The roomy and cushy Kia Sedona loses about 30 percent of its value in the first year alone. In five years, the Kia Sedona dropped in price from  $27,000 to around $7,000 a pop.

Mercedes-Benz S-Class

The Mercedes-Benz S-Class is one car that looks like high-end luxury, but resells like a low-end potato. The luxury sedan, when it was brand new five years ago, sold for over $90,000. These days, you can get one of these same models for a way more affordable $20,000.

It seems like Mercedes doesn't fare well when it comes to depreciation terms. The Mercedes-Benz E-Class isn't too hot either; this car loses about 35 percent of its value in the first year of use alone and drops in price by 50 percent within three years.

How odd, considering that both are considered to be some of the most reliable luxury cars to buy. That's the thing about depreciation; it doesn't always make sense.

BMW 5 Series

Currently topping the charts as one of the cars with the fastest depreciation over the course of three years is the BMW 5 Series. Most cars, over the span of their first three years, will lose about 35 percent of their ticket value.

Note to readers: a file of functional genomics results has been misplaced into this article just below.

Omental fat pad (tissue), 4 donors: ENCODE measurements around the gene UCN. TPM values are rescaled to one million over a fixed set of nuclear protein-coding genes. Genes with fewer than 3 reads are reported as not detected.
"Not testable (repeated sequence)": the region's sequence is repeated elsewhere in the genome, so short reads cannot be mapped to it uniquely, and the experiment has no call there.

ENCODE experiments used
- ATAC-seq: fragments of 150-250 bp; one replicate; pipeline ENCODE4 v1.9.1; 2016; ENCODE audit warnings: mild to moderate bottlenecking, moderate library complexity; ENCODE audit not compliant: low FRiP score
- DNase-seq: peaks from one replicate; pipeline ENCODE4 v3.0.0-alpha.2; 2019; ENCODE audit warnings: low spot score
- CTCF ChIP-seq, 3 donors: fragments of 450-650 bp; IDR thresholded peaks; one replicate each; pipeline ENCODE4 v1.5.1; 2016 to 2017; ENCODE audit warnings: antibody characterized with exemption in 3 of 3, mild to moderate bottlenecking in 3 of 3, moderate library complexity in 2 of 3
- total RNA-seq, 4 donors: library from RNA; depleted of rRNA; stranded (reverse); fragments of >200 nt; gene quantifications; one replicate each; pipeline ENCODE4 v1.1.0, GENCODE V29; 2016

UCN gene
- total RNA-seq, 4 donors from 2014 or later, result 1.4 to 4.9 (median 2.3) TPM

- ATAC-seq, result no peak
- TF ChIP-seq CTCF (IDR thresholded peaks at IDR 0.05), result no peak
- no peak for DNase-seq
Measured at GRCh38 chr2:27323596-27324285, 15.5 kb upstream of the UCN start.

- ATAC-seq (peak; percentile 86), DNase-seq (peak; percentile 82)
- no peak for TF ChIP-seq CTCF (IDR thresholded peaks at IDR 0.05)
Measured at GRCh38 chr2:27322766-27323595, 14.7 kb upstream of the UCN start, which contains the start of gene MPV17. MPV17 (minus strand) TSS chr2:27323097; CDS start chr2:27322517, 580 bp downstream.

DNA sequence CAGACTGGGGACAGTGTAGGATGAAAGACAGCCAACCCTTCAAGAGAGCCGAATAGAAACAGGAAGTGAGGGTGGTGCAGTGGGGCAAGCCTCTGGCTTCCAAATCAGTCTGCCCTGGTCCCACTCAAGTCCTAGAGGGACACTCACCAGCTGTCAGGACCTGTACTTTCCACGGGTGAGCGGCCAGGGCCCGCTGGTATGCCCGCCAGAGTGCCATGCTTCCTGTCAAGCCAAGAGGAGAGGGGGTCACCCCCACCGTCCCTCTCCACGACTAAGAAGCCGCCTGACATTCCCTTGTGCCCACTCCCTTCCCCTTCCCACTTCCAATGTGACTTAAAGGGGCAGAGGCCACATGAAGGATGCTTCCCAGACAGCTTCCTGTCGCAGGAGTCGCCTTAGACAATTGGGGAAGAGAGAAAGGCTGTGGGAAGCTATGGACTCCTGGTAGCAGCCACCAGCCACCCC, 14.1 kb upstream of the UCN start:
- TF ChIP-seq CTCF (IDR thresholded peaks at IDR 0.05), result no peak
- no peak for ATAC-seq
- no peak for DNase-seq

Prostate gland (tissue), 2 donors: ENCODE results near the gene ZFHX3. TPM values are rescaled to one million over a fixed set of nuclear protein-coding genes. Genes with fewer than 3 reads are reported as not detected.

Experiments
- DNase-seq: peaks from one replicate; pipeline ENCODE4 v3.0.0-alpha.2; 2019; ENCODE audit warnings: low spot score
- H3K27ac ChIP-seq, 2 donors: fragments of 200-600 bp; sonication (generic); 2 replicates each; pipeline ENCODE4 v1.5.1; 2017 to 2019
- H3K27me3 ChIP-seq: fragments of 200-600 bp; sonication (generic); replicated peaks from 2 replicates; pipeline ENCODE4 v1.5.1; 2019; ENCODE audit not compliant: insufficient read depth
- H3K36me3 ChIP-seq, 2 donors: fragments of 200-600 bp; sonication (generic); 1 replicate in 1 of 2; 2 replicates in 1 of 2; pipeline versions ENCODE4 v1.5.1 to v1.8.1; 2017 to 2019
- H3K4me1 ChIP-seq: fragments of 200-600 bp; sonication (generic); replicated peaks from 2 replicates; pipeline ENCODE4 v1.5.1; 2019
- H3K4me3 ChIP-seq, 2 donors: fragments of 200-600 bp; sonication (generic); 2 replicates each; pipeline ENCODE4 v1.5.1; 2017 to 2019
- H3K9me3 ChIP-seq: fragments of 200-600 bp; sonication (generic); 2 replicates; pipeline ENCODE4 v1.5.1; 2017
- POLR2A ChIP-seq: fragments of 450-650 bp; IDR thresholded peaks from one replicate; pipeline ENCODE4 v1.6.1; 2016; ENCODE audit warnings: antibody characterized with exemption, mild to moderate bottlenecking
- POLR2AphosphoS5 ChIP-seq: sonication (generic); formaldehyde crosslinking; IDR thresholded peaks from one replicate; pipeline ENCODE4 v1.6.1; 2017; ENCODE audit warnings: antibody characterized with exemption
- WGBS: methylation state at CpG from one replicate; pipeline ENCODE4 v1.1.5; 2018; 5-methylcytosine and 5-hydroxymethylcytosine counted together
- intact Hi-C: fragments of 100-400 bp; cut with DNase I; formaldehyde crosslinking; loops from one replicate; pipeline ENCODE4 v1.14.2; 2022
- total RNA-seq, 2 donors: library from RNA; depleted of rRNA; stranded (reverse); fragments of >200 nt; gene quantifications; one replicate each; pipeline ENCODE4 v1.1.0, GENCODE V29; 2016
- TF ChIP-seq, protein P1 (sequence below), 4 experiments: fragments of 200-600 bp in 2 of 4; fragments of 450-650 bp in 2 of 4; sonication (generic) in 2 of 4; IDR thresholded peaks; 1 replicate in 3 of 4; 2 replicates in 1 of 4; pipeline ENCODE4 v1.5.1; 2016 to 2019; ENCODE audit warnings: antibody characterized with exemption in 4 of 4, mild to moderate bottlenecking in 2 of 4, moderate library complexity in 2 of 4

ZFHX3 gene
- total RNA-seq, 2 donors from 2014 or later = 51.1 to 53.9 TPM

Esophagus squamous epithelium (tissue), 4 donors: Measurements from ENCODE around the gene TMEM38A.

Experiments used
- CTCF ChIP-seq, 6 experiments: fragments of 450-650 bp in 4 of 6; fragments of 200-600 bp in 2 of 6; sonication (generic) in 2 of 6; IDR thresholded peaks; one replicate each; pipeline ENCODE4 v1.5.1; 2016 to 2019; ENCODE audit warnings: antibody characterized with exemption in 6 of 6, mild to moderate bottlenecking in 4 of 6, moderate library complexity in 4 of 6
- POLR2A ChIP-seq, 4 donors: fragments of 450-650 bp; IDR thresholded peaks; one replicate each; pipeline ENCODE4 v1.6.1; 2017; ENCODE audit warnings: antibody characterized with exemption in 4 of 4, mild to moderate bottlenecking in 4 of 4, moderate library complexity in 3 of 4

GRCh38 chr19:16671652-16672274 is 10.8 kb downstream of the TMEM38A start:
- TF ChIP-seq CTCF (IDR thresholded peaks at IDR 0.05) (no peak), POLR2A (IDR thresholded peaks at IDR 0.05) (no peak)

Not to be outdone, the BMW 5 Series decided to go hard and lose around half of its value over that same course of time. High maintenance costs and the ever-tempting possibility of getting a newer Beemer are to blame.

Land Rover Range Rover

If you're really looking for a trendy car that drops in price dramatically, you can't go wrong with the Land Rover Range Rover series. Over the course of five years, you can expect a 60 percent drop in price from typical dealership MSRP.

The issue with Range Rovers is the fact that Land Rover is one of the most unreliable brands of its kind. All those power features that make Range Rovers awesome tend to break down quickly, and most owners find that the repairs aren't worth the money after a while.

Should you buy a Range Rover, make sure you have a budget for repairs. You'll need it.

Chevrolet Volt

Chevrolet has become pretty well-known for having the Volt as its first electric car line. The first Chevrolet Volts, though, are some of the cars with the fastest depreciation in history. They drop in price painfully quickly.